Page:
While you're about it, don't forget to change your address with the Department of Motor Vehicles. Get updated licenses for all drivers and registrations for your vehicles.
Set Up Security
A home security system provides peace of mind. It will take next to no time for the security company to activate your system if your home already has the equipment installed, so call and check into it.
Some companies install systems that let you set the security alarm when you're inside the home at night, which is extra comfort for single homeowners. Choose strong security codes, one for you and one for your guests.
Your security system might be wired to work on Wi-Fi if it uses cameras, which means you could need internet even if you never intend to grab your computer and go online. Digital doorbells use Wi-Fi, too, and so do home-based apps that turn lights off and on, open garage doors, and water your lawn.
Don't forget to set up your television to stream your favorite shows while the technician is there to connect you.
Order Food and Drink
Some people pack snacks to take with them on moving day. Others want to feed not only themselves, but the movers and friends who are helping them as well. But moving day isn't a good time to plan to cook.
Your options aren't limited to pizza and soft drinks. Get takeout from the Chinese joint down the street or order a case of beer to be delivered through your favorite food delivery app. Keep plenty of bottled water on hand, too, especially if you're moving in a warmer month.
Figure Out Sleeping Arrangements
Don't wait until midnight to realize that all the movers have left and you can't find the screws to set up your bed. Your beds should be the first furniture you set up. Make sure you know where you packed your pillows and bedding as well.
Finishing a bedroom first from top to bottom can create a haven for you the night of the move and in the days right after. It will be somewhere you can retreat and unwind for a while, then tackle the remaining challenges tomorrow...or in a few days.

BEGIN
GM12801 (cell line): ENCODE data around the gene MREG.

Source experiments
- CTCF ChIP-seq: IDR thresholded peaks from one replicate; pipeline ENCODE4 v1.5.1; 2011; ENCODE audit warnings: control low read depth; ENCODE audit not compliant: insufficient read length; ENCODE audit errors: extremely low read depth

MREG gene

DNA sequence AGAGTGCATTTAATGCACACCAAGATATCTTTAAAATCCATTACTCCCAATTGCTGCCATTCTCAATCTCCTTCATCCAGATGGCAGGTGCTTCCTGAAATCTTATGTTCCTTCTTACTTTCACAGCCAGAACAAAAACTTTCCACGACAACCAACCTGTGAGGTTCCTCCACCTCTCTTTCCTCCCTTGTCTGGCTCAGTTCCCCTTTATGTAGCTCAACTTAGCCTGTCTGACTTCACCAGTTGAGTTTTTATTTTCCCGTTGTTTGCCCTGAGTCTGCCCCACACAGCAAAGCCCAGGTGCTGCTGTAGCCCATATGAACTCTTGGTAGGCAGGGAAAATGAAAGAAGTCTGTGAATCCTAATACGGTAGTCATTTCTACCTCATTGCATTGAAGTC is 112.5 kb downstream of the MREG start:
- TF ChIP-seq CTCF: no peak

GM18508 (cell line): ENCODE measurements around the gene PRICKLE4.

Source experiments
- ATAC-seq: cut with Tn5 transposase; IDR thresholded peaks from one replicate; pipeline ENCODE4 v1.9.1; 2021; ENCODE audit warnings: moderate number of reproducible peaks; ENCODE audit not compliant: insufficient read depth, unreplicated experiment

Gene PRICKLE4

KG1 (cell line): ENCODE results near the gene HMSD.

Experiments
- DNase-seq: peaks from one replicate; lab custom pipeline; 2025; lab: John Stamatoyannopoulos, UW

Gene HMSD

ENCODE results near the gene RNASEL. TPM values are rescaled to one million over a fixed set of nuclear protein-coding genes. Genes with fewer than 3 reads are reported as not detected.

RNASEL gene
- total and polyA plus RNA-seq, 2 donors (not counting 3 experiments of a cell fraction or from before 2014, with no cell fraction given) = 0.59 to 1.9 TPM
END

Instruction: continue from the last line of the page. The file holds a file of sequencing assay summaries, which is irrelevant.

Most people also pack an overnight bag that contains all the essentials they'll need before they go to bed and when they wake the next morning, such as toothpaste, brushes, contact lenses, and medications.
Meet the Neighbors
Your neighbors will hopefully pop up bearing Tupperware meals or plates full of cookies, but otherwise, invite them over if you spot them eyeing you as you're unloading boxes. Not everyone will just walk over and introduce themselves. They might worry that they're intruding. Make a special effort to remember names.
Some Final Tips
- Put off major remodels until you've lived in the house for a while. Settle in and exist with the place as-is for a time, because your opinion of exactly how things ought to be changed might be radically different 12 to 18 months from now after you've lived with existing flaws.
- Move in the middle of the month, if possible, and in the middle of the week. You'll save on costs, which typically peak on weekends and around the first of the month.
- Make sure everything you're packing for movers to transport is on the company's "OK" list. Some flammable substances such as propane and fertilizer aren't allowed, so you'll have to get them from Point A to Point B yourself.
At the time of writing, Elizabeth Weintraub, license #00697006, is a Broker-Associate at Lyon Real Estate in Sacramento, California.